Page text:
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Home / India / Amnesty International announces closure of its India offices

‘Latest in the incessant witch-hunt by Modi govt’

Amnesty International announces closure of its India offices

The freezing of the NGO's accounts by the Enforcement Directorate had brought all its work across the country to a halt, forcing the organisation to press the pause button on ongoing campaign and research work
The Amnesty International logo outside its Bangalore office

Our Bureau   |   New Delhi   |   Published 30.09.20, 02:26 AM

Amnesty International, the Nobel Peace Prize-winning human rights organisation, on Tuesday announced the closure of its offices in India after all its accounts here were frozen — a step the non-profit has described as “the latest in the incessant witch-hunt” by the Narendra Modi government — but vowed not to be silenced.

The freezing of Amnesty’s accounts on September 10 by the Enforcement Directorate had brought all its work across the country to a halt, forcing the organisation to let go of staff and press the pause button on ongoing campaign and research work.

A month before the accounts were frozen, Amnesty had come out with two reports — one to mark the first anniversary of the change in status of the erstwhile state of Jammu and Kashmir and another coinciding with six months of the Delhi riots. Both were critical of the Modi government, with the report on the riots also alleging human rights violations by Delhi police that report to the Union home ministry.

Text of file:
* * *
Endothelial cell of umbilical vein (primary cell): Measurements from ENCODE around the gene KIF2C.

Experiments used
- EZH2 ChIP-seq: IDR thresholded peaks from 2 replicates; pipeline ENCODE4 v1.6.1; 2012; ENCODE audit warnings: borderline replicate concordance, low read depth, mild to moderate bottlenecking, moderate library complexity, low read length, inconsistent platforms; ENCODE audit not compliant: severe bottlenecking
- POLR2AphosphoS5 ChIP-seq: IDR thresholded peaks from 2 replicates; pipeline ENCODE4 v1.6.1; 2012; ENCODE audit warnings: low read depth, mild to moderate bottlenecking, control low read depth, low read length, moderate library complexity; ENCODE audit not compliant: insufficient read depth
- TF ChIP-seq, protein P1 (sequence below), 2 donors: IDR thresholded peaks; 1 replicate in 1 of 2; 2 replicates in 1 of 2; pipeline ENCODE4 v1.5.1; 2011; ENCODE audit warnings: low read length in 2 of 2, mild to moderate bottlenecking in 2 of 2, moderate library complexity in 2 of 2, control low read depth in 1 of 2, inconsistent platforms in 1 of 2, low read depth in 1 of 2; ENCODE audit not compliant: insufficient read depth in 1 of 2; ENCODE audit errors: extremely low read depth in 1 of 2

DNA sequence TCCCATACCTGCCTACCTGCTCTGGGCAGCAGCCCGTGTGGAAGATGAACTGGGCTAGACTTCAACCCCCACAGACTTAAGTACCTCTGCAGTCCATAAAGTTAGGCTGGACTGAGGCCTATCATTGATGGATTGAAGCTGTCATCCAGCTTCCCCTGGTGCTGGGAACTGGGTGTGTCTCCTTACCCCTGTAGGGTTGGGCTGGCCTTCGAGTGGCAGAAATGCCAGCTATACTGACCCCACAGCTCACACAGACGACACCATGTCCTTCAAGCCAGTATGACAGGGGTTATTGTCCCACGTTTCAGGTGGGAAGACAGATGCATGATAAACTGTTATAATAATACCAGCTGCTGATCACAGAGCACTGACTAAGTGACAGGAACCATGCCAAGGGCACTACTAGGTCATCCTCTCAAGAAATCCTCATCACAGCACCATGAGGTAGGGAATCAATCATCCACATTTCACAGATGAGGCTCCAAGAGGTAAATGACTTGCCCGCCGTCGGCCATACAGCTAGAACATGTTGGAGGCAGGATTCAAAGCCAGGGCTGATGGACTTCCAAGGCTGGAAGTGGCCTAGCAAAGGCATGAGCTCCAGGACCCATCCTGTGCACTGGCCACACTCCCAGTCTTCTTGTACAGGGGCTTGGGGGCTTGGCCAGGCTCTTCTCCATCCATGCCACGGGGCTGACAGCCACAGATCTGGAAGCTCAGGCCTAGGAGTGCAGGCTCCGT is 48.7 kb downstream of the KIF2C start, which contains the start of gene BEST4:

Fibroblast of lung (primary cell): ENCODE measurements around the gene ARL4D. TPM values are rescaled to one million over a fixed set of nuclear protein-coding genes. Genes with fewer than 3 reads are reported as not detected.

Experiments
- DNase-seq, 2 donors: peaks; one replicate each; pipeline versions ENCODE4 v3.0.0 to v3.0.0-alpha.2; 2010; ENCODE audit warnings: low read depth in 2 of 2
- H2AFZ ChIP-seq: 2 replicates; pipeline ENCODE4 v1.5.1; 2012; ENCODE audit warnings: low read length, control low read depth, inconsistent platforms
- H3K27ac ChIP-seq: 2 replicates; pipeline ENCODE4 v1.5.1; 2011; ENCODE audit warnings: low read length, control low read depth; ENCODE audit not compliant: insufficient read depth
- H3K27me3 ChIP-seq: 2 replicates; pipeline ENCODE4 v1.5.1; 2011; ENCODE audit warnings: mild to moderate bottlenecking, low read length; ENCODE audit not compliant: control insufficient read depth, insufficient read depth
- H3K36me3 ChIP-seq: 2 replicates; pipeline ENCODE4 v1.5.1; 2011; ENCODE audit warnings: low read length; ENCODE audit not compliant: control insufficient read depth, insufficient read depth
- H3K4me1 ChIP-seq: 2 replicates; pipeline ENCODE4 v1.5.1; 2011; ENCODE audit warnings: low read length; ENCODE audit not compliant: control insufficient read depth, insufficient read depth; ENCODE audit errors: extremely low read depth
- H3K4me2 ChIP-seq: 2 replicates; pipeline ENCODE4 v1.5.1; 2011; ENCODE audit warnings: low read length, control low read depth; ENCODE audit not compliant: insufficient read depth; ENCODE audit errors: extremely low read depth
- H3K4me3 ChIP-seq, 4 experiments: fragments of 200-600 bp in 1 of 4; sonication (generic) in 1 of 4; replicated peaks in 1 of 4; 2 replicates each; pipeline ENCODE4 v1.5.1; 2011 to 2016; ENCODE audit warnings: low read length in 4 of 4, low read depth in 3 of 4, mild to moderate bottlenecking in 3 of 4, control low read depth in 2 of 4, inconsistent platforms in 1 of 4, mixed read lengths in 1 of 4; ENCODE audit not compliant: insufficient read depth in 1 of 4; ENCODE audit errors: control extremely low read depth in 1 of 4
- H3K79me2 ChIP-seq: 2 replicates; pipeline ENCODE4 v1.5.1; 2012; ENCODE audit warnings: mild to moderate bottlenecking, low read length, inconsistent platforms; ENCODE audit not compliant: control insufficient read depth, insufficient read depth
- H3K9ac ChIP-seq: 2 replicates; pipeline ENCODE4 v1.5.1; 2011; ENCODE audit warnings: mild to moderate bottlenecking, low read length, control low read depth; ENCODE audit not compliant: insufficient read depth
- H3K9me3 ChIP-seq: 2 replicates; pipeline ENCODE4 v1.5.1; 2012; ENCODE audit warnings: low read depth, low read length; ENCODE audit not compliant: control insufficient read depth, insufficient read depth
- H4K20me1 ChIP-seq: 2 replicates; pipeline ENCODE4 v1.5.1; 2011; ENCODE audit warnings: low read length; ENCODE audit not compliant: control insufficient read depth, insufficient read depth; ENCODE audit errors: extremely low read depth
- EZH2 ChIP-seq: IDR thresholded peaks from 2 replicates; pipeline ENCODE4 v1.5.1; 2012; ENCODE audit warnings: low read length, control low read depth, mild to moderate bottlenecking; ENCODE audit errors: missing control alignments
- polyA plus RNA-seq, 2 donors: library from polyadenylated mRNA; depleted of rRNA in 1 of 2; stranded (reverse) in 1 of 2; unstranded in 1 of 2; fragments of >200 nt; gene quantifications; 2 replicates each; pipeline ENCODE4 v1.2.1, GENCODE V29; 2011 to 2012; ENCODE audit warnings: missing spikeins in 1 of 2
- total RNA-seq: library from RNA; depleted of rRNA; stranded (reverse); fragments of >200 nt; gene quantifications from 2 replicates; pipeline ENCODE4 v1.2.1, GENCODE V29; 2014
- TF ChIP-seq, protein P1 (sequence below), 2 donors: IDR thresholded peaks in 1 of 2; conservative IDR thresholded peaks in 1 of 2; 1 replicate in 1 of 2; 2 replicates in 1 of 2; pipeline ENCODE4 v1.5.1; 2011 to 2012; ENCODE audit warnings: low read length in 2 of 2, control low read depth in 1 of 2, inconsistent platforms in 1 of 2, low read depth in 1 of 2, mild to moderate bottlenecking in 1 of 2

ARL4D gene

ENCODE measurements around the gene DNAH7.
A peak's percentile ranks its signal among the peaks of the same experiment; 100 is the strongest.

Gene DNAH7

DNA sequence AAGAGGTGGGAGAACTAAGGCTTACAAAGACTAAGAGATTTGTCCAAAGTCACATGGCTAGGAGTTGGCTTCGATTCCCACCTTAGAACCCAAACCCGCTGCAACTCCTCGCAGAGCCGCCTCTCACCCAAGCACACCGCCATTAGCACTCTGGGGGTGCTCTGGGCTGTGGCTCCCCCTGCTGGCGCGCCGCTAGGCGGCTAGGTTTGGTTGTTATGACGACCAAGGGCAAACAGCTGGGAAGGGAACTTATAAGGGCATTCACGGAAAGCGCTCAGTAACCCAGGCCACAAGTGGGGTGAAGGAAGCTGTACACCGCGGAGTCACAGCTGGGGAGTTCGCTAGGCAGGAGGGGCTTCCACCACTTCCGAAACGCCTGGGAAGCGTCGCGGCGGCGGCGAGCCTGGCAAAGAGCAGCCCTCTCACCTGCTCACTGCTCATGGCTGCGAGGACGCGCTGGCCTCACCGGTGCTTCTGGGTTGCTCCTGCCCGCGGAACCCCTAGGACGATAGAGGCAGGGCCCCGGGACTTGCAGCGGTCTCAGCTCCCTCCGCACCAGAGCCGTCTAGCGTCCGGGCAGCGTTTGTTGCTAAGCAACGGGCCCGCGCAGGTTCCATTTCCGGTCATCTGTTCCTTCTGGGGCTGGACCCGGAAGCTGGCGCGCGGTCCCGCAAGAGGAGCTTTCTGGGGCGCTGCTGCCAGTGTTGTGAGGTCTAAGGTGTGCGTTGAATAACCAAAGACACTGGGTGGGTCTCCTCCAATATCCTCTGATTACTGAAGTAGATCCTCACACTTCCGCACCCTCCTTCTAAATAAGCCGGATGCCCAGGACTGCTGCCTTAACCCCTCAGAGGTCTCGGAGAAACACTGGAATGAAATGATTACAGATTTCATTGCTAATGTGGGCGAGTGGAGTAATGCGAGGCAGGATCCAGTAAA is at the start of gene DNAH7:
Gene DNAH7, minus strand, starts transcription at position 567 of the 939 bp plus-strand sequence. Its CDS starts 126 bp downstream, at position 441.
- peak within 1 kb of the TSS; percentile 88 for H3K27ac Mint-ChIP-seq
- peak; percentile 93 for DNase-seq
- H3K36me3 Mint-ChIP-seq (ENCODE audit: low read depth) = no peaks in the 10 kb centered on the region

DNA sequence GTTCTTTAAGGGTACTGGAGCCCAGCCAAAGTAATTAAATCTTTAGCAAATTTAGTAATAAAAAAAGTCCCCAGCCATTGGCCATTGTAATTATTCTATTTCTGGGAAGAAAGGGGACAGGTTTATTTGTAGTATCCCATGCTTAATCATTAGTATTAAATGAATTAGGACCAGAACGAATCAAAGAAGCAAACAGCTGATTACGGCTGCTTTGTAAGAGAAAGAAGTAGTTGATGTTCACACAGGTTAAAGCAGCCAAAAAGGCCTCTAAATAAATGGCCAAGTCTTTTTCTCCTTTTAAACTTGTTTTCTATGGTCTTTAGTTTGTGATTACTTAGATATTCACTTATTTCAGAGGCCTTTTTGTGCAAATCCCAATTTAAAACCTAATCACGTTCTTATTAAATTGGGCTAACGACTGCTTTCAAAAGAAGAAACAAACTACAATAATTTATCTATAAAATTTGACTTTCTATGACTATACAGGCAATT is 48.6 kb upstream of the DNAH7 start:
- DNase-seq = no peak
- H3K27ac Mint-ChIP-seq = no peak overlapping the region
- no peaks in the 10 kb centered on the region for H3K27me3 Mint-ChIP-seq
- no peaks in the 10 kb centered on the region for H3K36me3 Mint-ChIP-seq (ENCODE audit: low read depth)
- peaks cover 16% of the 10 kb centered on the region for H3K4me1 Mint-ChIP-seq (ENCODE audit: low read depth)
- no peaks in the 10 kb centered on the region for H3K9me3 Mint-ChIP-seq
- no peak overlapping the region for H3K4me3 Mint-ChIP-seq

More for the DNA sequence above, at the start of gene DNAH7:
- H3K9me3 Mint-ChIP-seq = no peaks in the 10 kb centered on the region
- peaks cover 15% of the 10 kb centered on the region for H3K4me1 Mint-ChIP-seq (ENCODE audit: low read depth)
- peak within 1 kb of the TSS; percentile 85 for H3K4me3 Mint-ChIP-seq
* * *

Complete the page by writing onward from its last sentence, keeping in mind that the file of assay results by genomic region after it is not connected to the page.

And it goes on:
“The continuing crackdown on Amnesty International India over the last two years and the complete freezing of bank accounts is not accidental. The constant harassment by government agencies including ED is a result of our unequivocal calls for transparency in the government, more recently for accountability of the Delhi police and the Government of India regarding the grave human rights violations in Delhi riots and Jammu & Kashmir. For a movement that has done nothing but raise its voice against injustice, this latest attack is akin to freezing dissent,” Amnesty International India’s executive director, Avinash Kumar, said in the statement announcing the closure.

The Union home ministry, in a statement, dismissed the allegation of witch-hunt and said that successive governments had rejected Amnesty’s repeated applications for permission to receive foreign funds.

“This bipartisan and purely legal approach towards Amnesty, under different governments, makes it clear that the entire fault lies in the dubious processes adopted by Amnesty to secure funds for its operations,’’ the ministry said.

The organisation is free to continue humanitarian work in India provided it does not interfere in domestic political debates “by entities funded by foreign donations”, it added.

The Amnesty statement said the closure of its offices was “not the end of Amnesty India’s commitment to human rights, we will not be silenced by the attacks of the government”.

Expressing solidarity, Greenpeace India — another NGO that came under fire from the Modi government — said: “Disagreement and criticism of the policies of the state are the basic ethos of a functioning democracy. We won’t be better off by shutting individuals and organisations that differ with the government views. It is unfortunate to learn that Amnesty has to halt its India operations and let go of all their staff.’’